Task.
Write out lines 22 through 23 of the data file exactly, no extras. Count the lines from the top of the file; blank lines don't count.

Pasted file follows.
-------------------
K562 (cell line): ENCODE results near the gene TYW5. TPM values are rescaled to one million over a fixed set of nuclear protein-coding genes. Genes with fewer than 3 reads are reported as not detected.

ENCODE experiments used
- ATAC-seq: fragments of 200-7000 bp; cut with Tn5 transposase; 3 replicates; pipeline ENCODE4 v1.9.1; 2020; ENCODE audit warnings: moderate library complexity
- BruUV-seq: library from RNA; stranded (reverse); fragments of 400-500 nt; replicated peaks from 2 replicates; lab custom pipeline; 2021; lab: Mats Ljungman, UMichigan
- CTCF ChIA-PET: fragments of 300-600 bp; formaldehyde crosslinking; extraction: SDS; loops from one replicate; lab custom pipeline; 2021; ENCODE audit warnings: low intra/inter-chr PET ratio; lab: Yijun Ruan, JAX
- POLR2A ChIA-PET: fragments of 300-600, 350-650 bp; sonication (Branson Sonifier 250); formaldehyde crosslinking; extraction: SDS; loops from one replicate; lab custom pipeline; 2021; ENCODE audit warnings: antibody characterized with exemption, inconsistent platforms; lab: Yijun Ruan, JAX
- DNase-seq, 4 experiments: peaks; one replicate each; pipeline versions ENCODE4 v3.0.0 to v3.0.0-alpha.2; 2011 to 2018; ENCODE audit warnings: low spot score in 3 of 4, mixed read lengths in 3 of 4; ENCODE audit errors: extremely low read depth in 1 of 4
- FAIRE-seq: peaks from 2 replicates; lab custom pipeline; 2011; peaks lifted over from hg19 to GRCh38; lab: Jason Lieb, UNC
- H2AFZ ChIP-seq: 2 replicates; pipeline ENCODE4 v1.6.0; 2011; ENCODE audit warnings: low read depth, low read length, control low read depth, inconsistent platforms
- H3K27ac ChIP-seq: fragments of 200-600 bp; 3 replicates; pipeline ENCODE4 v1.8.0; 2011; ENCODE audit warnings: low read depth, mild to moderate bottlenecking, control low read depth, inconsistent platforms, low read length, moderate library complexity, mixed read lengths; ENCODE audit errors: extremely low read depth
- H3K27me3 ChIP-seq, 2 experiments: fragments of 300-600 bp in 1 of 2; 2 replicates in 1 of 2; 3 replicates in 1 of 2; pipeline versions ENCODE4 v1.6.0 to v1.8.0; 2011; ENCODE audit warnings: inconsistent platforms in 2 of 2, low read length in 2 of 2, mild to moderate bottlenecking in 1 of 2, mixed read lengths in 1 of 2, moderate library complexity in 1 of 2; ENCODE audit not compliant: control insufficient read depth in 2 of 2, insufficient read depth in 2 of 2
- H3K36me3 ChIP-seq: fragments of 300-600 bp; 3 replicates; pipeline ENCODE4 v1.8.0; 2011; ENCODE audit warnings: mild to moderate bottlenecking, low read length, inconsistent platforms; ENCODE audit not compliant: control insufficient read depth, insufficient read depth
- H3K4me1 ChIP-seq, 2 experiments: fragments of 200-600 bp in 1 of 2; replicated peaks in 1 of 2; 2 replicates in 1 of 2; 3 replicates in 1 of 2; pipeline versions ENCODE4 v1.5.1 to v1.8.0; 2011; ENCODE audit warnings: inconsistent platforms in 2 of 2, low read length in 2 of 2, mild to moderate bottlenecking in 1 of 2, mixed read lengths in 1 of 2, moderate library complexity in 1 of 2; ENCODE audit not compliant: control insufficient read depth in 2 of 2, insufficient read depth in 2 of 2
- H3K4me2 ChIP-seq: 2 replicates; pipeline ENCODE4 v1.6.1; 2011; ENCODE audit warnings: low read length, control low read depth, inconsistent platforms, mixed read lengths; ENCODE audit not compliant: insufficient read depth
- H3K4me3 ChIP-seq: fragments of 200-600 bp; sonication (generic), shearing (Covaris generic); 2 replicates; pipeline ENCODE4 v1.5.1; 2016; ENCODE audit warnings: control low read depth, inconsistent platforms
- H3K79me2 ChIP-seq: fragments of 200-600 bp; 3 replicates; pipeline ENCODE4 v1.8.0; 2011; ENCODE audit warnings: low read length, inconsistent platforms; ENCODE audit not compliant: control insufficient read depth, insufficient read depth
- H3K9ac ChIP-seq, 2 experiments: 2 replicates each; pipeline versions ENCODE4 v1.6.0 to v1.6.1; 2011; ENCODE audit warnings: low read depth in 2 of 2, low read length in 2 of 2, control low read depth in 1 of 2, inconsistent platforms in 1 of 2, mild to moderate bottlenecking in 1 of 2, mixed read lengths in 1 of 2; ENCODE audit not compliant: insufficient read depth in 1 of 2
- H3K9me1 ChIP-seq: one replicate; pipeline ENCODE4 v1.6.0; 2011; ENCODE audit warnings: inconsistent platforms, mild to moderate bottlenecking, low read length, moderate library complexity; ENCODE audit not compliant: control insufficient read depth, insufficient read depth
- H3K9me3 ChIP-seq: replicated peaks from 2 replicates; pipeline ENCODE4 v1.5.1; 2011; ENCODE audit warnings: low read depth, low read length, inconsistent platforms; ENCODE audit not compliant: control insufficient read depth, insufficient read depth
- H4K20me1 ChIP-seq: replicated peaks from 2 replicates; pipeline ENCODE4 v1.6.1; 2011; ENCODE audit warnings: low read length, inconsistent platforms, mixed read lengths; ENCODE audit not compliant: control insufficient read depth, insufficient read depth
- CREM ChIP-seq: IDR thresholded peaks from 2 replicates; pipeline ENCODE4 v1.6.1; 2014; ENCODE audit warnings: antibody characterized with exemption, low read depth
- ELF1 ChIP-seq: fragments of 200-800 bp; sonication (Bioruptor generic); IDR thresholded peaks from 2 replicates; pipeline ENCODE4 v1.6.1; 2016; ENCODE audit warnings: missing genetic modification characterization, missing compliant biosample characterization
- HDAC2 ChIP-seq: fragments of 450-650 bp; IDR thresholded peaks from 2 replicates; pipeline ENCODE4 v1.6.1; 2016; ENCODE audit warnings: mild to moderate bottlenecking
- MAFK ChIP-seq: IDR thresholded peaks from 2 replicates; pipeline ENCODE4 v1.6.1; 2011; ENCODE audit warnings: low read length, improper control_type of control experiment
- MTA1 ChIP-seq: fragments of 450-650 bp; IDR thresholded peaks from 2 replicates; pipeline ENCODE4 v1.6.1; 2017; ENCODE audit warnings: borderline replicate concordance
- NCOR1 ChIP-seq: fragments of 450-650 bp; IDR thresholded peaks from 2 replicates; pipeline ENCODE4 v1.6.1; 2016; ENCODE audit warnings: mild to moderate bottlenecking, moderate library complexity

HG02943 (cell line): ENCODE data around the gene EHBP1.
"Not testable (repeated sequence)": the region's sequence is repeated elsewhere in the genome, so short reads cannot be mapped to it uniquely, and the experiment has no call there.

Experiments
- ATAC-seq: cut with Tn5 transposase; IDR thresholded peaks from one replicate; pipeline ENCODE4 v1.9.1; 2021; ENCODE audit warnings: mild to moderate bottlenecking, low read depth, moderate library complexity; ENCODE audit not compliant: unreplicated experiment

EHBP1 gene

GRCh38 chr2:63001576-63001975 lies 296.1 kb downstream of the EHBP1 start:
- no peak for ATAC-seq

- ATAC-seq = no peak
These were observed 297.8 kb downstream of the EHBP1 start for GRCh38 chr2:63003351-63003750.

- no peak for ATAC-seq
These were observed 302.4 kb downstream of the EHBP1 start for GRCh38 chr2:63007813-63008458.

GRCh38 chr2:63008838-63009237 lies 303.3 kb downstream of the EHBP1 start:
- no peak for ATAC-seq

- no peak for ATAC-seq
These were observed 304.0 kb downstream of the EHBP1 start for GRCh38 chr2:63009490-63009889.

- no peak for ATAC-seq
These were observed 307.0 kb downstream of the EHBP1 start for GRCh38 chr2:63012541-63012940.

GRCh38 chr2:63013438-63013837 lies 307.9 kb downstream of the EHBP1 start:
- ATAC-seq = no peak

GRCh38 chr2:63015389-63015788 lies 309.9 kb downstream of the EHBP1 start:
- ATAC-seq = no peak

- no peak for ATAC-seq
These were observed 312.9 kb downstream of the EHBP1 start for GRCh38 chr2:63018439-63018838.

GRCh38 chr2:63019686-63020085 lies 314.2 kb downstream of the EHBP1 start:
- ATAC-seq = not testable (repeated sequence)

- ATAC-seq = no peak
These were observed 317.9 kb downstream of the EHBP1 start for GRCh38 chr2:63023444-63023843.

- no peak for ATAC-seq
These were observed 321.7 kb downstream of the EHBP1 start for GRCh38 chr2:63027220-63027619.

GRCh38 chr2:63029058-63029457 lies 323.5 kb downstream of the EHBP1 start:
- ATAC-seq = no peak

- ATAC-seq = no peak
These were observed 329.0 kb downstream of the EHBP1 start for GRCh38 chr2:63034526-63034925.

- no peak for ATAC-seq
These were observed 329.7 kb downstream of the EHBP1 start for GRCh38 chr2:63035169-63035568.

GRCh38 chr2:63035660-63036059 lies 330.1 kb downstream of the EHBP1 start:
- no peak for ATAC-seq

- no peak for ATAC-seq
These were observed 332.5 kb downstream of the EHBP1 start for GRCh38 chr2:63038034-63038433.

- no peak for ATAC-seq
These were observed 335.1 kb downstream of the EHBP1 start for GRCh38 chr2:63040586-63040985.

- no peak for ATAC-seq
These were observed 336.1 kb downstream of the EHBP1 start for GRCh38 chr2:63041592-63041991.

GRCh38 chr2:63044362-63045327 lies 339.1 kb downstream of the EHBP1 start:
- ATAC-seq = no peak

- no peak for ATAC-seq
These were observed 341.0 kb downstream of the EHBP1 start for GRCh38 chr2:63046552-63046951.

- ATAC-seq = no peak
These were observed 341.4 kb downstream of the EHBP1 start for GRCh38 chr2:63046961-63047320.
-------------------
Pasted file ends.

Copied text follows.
- ELF1 ChIP-seq: fragments of 200-800 bp; sonication (Bioruptor generic); IDR thresholded peaks from 2 replicates; pipeline ENCODE4 v1.6.1; 2016; ENCODE audit warnings: missing genetic modification characterization, missing compliant biosample characterization
- HDAC2 ChIP-seq: fragments of 450-650 bp; IDR thresholded peaks from 2 replicates; pipeline ENCODE4 v1.6.1; 2016; ENCODE audit warnings: mild to moderate bottlenecking